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Re: Flatten sysdeps/unix/bsd/bsd4.4 into sysdeps/unix/bsd
From: "Joseph S. Myers" <firstname.lastname@example.org>
Date: Thu, 17 May 2012 22:59:44 +0000 (UTC)
> Does anyone else wish to comment on how comprehensible or intuitive they
> find the present sysdeps directory structures and ordering, and whether
> they think incremental cleanups of files and subdirectory levels will make
> it easier for them to understand the present arrangements as part of
> contributing usefully towards the design of an improved system? For
> myself I find it pretty much at or beyond the limits of comprehensibility
> at present.
I find it overly complicated at present as well.
One too many times I've had to add debugging to the configure scripts
to figure out why the sysdeps ordering was constructed a certain way.
At other times I've had to walk the sydeps list by hand to figure out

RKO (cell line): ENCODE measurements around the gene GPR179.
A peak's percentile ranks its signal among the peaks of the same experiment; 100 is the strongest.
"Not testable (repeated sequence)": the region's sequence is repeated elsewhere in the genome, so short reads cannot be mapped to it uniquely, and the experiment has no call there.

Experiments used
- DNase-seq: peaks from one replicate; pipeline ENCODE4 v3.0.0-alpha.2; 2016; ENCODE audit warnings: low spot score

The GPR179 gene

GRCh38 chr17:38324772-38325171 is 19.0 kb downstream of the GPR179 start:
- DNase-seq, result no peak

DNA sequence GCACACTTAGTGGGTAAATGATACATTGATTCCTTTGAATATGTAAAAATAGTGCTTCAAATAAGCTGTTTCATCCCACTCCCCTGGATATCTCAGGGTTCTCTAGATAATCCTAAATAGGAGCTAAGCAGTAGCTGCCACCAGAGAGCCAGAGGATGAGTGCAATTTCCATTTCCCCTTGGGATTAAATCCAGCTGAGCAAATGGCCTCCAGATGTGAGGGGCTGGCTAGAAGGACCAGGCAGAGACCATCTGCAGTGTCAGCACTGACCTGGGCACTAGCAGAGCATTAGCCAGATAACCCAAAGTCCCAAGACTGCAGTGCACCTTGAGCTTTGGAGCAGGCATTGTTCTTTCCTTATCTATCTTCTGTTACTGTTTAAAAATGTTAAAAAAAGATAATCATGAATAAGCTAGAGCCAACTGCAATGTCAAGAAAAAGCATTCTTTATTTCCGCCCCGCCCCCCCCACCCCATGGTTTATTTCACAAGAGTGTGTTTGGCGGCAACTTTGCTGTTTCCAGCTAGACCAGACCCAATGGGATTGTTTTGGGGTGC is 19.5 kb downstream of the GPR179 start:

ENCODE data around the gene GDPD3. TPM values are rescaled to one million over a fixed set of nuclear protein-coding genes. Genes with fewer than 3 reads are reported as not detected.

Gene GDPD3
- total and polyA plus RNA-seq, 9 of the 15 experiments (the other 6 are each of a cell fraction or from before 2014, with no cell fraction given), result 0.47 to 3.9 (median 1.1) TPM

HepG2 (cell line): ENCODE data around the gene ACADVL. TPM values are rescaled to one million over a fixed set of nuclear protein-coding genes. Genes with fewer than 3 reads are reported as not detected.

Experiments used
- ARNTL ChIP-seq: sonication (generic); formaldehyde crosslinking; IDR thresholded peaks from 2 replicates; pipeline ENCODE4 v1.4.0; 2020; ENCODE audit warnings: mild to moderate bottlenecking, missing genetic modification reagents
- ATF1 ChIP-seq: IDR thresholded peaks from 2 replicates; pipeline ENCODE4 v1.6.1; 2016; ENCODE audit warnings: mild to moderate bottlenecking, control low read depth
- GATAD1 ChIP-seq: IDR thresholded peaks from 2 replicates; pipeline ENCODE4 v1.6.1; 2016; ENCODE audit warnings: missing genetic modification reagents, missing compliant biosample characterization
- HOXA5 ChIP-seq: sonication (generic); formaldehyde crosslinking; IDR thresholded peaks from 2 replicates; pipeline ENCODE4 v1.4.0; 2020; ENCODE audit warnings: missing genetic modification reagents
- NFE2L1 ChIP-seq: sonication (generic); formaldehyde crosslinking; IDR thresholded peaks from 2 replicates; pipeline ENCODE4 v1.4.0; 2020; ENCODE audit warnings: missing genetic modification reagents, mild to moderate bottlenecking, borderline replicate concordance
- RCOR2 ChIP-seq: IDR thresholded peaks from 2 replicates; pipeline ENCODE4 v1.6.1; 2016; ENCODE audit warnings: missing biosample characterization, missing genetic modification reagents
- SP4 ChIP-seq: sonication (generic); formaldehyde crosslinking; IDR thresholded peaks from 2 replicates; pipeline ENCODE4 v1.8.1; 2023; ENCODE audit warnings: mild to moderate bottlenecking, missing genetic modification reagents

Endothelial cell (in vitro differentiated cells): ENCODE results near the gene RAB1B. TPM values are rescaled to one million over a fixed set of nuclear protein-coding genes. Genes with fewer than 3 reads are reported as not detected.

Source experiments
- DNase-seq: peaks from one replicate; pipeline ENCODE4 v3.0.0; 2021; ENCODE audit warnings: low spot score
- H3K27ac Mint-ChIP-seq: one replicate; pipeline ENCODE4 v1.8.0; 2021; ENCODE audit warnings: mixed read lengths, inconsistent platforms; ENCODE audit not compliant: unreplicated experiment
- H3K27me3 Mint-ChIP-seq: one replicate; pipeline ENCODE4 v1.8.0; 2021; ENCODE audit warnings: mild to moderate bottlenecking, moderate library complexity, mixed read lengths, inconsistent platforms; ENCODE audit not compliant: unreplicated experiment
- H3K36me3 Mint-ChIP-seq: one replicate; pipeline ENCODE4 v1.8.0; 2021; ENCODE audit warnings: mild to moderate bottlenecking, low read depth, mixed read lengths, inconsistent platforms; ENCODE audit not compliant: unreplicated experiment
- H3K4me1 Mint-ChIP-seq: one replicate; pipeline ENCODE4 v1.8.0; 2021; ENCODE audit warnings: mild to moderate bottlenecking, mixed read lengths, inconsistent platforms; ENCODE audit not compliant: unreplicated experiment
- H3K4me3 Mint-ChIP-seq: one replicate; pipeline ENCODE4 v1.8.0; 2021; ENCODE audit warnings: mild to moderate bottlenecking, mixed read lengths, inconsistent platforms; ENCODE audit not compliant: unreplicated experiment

why a certain file ended up being selected.
Not to mention the well understood extreme computational complexity
this scheme has in the context of make due to the amount of prefix
rules that get made to support this.
I find it interesting that when we discuss the abilist files, we want
every port to have all of the abilist files in order to limit the
possibility of accidents.
When, oddly enough, the whole sysdeps structure has that fundamental
Thinking about this some more, I really like the idea of a target
having to provide a source file for every target object that we would
like to allow to be overridden.
These source files can even be automatically generated early in the
build, from some kind of descriptor file.
Then we'd fundamentally have two prefix rules for building objects,
one that points to sysdeps/PATH/TO/TARGET and one that points to
something like sysdeps/generic. So we'd have this, instead of how
every many thousands of prefix rules we force make to swallow
Anyways, just an idea.